Axil Coffee Roasters
A little further to the east, there was a long line for brunch at Axil Coffee Roasters (facebook, 322 Burwood Road, Hawthorn) on the Queen’s Birthday (8 June). We sat outside braving the cold, warming in the winter sun.
The birthday boy bought me brunch and I bought him the Queen’s birthday cake. It was so lovely to catch up with the old boy over a seemingly-healthy (and paleo) breakky. Was encouraged by his singlemindedness and thankful for the great situation that God has put him in – to be working under a pastor who too loves the Word and trusts VK to do the job without needless overbearing oversight. We reminisced a little about MY and the people we met during our time together in London. Lurve-ly.
Dr. Jekyll Cafe
Met an old friend there whom I hadn’t seen in decades (wow, I’ve always wanted to be old enough to say that without exaggeration!). I had the avocado and Meredith feta mash with mint and lemon on rye toast. Not being a great fan of that fatty fruit, I was under instructions to try it out on toast at least once in Melbs. Not bad actually!
HM quickly got to summarising the years that passed since our last meeting. She wanted to know how I became Christian, knowing that I was very much against it in school, and not being of the personality to follow trends. God’s grace, I said, worked out in:
- how after investigating all the hypotheses found in philosophy, science, literature, politics, psychology etc., the Christian faith proved to have the best historical veracity of claimed facts, and the best internal consistency in the historical texts compiled in the Bible;
- the Spirit working in my heart and mind so as to understand therefore, the dire state humanity is in because of our rebellion against God (by, fundamentally, not acknowledging him as God) and the gracious salvation offered by God’s son – if only we repented of our rebellion, turned, and acknowledged God as God, and Jesus as his son, who is able and will pay for the sins of the world.
She told me how she herself was getting on – wished I’d more words of assurance to offer, but those words would be empty ultimately. What she needed was God’s assurance – found, not in some whisper in the darkness, but in the comforting words of Scripture. God himself assures us about what reality really looks like, where this world is ultimately headed, and what the purpose in our life is. And so we do not despairingly “eat and drink for tomorrow we die”. Rather, we enjoy God’s gifts of food and drink and laughter in this creation, with thanksgiving to the Creator, fuel for the work to be done on earth, looking forward the new creation to come.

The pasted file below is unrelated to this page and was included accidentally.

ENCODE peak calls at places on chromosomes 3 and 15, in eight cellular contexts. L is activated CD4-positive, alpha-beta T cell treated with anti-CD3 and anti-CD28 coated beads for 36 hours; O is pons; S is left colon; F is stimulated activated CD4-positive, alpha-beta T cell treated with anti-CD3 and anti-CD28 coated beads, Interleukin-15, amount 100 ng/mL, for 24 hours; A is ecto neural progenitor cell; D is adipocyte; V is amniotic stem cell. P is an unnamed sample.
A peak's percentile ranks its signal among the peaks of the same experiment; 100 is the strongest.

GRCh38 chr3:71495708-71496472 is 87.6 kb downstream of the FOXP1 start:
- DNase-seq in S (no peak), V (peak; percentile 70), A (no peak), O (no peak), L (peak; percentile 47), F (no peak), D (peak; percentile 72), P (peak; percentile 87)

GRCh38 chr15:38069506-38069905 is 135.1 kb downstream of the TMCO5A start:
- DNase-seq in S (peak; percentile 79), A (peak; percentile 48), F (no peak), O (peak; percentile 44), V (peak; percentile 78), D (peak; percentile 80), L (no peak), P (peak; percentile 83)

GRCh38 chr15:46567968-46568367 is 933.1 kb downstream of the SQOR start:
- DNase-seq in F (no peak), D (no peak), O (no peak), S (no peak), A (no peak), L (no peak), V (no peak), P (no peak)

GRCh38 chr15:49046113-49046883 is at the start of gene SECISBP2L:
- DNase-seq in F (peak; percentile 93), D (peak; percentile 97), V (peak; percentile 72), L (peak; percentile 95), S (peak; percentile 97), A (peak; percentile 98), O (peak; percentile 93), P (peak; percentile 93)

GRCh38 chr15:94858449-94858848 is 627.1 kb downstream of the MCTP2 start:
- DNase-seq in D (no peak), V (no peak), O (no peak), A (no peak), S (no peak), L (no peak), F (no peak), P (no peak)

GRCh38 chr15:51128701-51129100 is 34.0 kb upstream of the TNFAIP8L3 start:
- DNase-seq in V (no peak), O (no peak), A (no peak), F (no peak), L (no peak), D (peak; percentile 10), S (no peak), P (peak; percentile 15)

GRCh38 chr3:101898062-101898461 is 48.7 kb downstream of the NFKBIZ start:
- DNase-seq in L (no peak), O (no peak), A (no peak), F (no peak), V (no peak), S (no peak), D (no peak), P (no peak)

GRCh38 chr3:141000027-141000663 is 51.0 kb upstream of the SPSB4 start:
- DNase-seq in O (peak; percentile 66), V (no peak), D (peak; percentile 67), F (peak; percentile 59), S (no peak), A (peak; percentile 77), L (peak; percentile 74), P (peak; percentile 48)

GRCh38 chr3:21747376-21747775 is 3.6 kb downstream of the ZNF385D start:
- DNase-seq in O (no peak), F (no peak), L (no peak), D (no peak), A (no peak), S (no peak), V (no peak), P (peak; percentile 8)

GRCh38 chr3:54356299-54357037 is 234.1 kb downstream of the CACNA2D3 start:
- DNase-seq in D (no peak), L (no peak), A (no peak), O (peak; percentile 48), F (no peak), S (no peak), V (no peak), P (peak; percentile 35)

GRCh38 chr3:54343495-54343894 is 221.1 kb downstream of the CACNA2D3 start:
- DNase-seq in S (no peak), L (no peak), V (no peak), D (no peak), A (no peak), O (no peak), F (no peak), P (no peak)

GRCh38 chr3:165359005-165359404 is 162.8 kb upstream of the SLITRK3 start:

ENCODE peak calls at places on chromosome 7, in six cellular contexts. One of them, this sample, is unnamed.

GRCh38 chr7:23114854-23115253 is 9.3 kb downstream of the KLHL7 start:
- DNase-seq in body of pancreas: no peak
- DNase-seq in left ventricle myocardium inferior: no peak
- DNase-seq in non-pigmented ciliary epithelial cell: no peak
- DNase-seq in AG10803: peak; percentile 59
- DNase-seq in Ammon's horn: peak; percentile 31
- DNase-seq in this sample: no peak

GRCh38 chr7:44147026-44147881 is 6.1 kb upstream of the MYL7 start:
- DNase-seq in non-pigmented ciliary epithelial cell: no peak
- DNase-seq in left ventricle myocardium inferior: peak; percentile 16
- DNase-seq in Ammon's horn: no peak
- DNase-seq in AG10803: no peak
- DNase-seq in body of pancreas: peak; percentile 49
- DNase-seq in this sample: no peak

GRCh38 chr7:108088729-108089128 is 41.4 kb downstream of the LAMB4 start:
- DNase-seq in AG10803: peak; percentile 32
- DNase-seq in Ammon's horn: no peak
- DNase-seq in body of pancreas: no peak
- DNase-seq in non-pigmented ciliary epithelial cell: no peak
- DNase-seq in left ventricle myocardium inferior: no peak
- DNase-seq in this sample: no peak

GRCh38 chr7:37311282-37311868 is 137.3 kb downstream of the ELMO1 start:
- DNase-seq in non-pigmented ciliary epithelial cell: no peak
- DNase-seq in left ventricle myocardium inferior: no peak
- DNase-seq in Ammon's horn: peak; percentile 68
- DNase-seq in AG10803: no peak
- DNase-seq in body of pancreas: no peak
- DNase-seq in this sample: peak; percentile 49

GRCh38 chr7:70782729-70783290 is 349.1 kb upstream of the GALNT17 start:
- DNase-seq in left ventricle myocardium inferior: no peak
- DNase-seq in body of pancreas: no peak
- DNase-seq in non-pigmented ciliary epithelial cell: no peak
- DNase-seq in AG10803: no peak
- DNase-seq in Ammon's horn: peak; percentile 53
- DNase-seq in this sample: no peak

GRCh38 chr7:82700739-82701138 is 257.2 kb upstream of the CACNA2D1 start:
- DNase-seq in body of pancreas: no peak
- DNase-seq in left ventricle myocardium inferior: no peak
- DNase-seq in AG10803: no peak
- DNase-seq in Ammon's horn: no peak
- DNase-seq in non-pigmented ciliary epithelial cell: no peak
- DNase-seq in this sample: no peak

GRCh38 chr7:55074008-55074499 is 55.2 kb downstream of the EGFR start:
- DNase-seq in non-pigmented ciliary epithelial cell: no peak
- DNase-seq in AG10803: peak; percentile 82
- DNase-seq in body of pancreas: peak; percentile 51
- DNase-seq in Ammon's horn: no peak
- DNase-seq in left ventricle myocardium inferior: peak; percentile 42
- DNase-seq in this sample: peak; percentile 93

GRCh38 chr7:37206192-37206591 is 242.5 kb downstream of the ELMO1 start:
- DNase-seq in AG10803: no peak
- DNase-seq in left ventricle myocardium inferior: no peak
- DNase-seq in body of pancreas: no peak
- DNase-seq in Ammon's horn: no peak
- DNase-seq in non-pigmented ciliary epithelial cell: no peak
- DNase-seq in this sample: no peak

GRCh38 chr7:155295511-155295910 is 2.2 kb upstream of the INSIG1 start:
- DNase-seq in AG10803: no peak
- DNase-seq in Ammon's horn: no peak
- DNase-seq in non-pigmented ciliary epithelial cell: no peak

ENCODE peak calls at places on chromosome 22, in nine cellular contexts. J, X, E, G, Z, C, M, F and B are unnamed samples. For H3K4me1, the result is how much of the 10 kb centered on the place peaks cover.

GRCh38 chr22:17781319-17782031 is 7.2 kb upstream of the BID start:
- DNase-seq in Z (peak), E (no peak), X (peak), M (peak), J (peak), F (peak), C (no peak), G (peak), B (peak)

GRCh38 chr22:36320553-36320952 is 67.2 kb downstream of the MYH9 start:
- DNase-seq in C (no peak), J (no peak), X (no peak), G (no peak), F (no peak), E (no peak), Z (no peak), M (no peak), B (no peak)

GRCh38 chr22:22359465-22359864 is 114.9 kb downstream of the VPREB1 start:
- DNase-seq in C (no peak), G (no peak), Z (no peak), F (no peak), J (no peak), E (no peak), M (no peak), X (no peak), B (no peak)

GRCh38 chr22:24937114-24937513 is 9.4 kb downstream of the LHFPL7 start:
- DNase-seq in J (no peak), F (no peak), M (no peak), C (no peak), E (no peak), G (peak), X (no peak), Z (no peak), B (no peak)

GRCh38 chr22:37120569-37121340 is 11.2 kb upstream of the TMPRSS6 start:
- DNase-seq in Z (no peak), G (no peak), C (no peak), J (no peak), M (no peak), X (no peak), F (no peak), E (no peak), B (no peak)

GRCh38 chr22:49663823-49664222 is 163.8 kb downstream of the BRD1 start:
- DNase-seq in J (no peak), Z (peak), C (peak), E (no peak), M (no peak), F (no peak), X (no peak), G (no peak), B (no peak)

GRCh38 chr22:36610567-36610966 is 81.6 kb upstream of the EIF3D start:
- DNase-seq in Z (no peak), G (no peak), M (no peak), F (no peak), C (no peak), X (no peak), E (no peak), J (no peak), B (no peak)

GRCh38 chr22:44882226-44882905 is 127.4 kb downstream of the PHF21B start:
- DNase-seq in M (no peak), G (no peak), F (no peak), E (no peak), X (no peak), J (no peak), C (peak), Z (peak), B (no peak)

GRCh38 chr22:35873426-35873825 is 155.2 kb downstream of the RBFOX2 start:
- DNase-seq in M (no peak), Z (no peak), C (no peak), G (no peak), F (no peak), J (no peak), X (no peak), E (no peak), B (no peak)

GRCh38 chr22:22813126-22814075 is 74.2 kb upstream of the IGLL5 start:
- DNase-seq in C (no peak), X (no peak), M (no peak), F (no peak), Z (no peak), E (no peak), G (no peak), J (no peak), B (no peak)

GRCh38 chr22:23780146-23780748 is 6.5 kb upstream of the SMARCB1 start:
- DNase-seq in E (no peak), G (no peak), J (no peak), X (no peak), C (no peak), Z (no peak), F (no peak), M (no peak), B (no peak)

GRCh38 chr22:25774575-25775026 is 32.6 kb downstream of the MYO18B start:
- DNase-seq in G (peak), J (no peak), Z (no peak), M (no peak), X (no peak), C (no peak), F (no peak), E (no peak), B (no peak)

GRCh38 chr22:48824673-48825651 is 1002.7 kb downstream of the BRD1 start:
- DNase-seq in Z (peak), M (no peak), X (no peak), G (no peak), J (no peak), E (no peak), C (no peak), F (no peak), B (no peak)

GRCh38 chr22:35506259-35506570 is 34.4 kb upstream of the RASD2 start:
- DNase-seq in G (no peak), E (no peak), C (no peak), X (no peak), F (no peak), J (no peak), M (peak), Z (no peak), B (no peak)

Getting from Singapore to Melbourne
We flew Singapore Airlines (SQ207). Seatguru gives a good indication of seat layout of the Boeing 777-200 with lavatories in the middle.
This was an absolute delight to fly – a new plane that didn’t smell of a decade of pent-up butt burps and vomit and toe jam. There was ample room to stretch (at least for shortish people who don’t come up to the 1.8m mark).
Immigration at Melbourne Tullamarine Airport
Thanks to Singapore’s good relations with Australia and the e-passport feature, Singapore passport holders could clear immigration in about 5 minutes by (i) getting a SmartGate ticket; and then just (ii) getting their photo taken (has facial recognition technology really gotten so good?).
After collecting baggage, it was a snip to hand the Customs and Border Protection officers the SmartGate ticket and the Incoming Passenger Card, before making a smooth exit through the green channel.
Getting from Melbourne Tullamarine Airport to accommodation in the Melbourne City
Taxi – we didn’t want to wait around for the Skybus so just joined the taxi rank and got a maxicab. It cost us A$66 to Collins Street (including A$8 for tolls and airport fee), but had a really good chat with the cab-driver who was originally from Cambodia and had worked first in a biscuit factory in Italy before migrating to Australia.
Getting around Melbourne City
Navigation is easy in a city laid-out in a grid.
Public Transport Victoria’s journey planner helps you find the best way of getting to your destination, because for some reason, Google Maps can’t/won’t.
Bike Share – except that very few people seem to navigate the streets on two-wheelers.
Accommodation in Melbourne City
We stayed at Treasury on Collins. The space for 3 was luxurious, even the beds were spacious (2 king?-sized beds in the bedroom and one made-up from the sofa in the living room. The kitchen was equipped with a stove, microwave, fridge, and dishwasher. In the bathroom – a choice of bath or shower. The hairdryer and washing machine came in way handy.
Temperature in June
It was to me a balmy 8-15°C, an ideal temperature for the good life. The others weren’t quite as enthusiastic.
I’m compiling this for our trip this weekend, so it’ll be updated as I find new stuff. Any suggestions very welcome!
Getting from Melbourne Airport to accommodation in the city
Getting around Melbourne city
Mobile phone and data plan